For Tar Heels, College World Series title dream dies hard
No North Carolina team — and only two ACC teams in history — had won more games than this year’s Tar Heels, which went the entire season without consecutive losses and finished 59-12.
UNC shook off the pressure and expectations of its first preseason No. 1 ranking by winning 39 of its first 41 games. When the competition got tougher, it persevered and claimed the ACC regular season and tournament championships.
The team showed toughness in battling through four elimination games in the NCAA Tournament, and gave fans two games for the ages — an 18-inning win over N.C. State in the ACC Tournament and a regional final win over Florida Atlantic in which it overcame a grand slam in the ninth and a 3-run homer in the 12th to win in 13.
Still, UNC is used to postseason success — it’s been to the College World Series six times in eight years. And when this year’s run came to an end Friday night against UCLA, the fact that the Tar Heels were one of the last four teams remaining didn’t cut through the disappointment that they couldn’t get that elusive first national championship.
Instead, either the Bruins or Mississippi State will claim their first-ever title.
“There’s only going to be one happy team at the end of the year,” pitching coach Scott Forbes said earlier in the week. “It doesn’t matter how you spin it. That’s just how sports are, and we’ve been out here enough times to realize that.”
UNC has won more total games (407) and NCAA Tournament games (49) than any program since the start of the 2006 season. Seemingly all that’s left is taking the final step.
After losing its College World Series opener to N.C. State ace Carlos Rodon, the Tar Heels beat No. 4 LSU and then avenged the loss to the Wolfpack, but couldn’t get past the Bruins.
The only consolation UNC could take Friday night was the way it ended. After failing to get a runner to third base through eight innings, the Tar Heels loaded the bases with no outs against national closer of the year Tyler Berg, who had tied a Division I record with 23 saves and had the nation’s lowest ERA (0.85).
“I mean, you saw it in the ninth inning,” UNC coach Mike Fox said. “It’s something you just don’t coach. It’s within your team. We’re not going down. We’re going to keep fighting.”
Still, the Tar Heels could only push one run across, and they saw their four-game winning streak in NCAA Tournament elimination games come to an end.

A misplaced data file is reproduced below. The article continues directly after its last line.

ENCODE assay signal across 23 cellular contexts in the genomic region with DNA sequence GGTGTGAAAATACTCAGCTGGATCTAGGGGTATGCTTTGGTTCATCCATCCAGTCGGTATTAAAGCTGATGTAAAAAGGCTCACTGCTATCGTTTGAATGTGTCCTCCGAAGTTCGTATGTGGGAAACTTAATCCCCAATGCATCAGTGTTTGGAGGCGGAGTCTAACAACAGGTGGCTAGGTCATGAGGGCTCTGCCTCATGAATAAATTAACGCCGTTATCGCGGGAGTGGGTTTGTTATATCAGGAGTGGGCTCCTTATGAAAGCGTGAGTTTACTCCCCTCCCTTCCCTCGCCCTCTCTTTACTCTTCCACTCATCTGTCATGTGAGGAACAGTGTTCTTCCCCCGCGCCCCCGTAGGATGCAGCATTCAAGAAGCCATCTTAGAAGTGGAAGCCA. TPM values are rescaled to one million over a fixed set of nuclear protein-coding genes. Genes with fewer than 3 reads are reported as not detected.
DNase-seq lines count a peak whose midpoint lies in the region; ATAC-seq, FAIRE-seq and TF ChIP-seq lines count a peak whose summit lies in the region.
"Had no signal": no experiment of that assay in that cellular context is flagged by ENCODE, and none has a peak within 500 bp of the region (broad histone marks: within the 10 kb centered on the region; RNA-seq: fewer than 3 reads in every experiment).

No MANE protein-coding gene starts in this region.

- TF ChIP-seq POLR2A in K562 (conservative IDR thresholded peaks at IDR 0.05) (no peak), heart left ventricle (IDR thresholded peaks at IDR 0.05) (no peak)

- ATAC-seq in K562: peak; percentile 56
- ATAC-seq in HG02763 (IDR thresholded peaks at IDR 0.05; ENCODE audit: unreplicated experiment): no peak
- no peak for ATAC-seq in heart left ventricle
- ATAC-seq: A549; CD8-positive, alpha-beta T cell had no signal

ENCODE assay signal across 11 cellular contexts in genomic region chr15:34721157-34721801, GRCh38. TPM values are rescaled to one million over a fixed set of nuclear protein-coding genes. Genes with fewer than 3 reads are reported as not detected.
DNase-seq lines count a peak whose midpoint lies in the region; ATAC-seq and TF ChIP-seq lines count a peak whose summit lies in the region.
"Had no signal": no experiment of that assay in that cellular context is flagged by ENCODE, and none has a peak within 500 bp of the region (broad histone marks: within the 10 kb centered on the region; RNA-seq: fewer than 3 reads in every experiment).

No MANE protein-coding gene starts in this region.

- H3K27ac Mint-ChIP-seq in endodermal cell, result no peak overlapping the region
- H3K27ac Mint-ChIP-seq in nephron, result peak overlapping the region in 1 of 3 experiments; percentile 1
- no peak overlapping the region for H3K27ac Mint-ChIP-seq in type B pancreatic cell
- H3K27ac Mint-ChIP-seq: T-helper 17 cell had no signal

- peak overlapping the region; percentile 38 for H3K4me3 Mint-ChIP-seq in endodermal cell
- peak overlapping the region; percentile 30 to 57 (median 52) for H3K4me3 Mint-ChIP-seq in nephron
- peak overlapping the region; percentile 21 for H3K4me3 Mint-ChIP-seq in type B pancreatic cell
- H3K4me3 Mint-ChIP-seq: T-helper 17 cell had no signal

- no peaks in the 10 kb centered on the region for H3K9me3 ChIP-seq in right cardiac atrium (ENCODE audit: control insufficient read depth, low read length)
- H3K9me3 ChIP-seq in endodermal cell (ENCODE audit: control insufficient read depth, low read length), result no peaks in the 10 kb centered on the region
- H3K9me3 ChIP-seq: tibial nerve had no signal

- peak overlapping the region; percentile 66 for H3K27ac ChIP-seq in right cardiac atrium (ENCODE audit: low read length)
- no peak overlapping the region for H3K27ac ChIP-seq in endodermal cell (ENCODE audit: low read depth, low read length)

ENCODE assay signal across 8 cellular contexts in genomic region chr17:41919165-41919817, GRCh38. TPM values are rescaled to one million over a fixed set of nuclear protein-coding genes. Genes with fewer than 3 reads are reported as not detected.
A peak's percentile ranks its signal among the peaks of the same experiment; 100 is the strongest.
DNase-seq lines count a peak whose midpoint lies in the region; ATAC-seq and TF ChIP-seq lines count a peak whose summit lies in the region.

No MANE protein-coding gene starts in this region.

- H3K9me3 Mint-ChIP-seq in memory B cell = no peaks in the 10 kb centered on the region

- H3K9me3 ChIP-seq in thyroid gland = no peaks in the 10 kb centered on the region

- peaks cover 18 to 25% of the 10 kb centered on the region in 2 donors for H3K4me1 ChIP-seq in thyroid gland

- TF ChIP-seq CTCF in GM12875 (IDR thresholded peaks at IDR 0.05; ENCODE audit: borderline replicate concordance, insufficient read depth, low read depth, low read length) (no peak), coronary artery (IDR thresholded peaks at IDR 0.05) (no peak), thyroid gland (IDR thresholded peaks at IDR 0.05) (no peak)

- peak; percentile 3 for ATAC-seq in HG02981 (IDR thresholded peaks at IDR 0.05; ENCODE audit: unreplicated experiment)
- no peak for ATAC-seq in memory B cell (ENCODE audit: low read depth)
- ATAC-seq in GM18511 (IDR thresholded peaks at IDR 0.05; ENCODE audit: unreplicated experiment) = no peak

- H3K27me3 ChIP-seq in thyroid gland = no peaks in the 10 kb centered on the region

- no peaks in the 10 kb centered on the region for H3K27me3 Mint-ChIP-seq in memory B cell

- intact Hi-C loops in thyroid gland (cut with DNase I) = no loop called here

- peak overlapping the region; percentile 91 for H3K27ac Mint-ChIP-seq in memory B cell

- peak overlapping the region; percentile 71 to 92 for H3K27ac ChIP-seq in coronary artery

The team entered the NCAA Tournament with the potential to be one of four teams in the past 25 years to be in the top five in the country scoring and ERA. Instead, both the offense and the pitching failed at times.
None of UNC’s three starters could get past the third inning in the super regionals against South Carolina. The Tar Heels got around that, but in the end it was an offense that scored one or fewer runs in three of its last six games that was their undoing.
For next season, UNC may have to replace two of its three weekend starters and four of its first five hitters. It will certainly lose seniors Cody Stubbs, who had a team-high .366 batting average, and leadoff hitter Chaz Frank.
It’s almost certain to lose ACC player of the year Colin Moran, who led the country with 91 RBIs and was picked sixth overall by Miami in the MLB Draft, and ACC pitcher of the year Kent Emanuel, who went 28-10 in his career and was a third-round selection by Houston.
Cleanup hitter Brian Holberton (ninth round) and lefthander Hobbs Johnson (14th round), who threw 8 1/3 shutout innings Thursday against N.C. State, could also turn pro.
Regardless, UNC is expected to regroup and make another title run next season. But it certainly seemed like one of its best opportunities slipped through this week in Omaha.
“The end of the year just — it always stinks,” Fox said. “But it’s just been a great pleasure for me personally and our coaches. What we did in the ninth inning is just indicative of our kids and how we played all year. Just fighting until the very end. Proud of all of them.”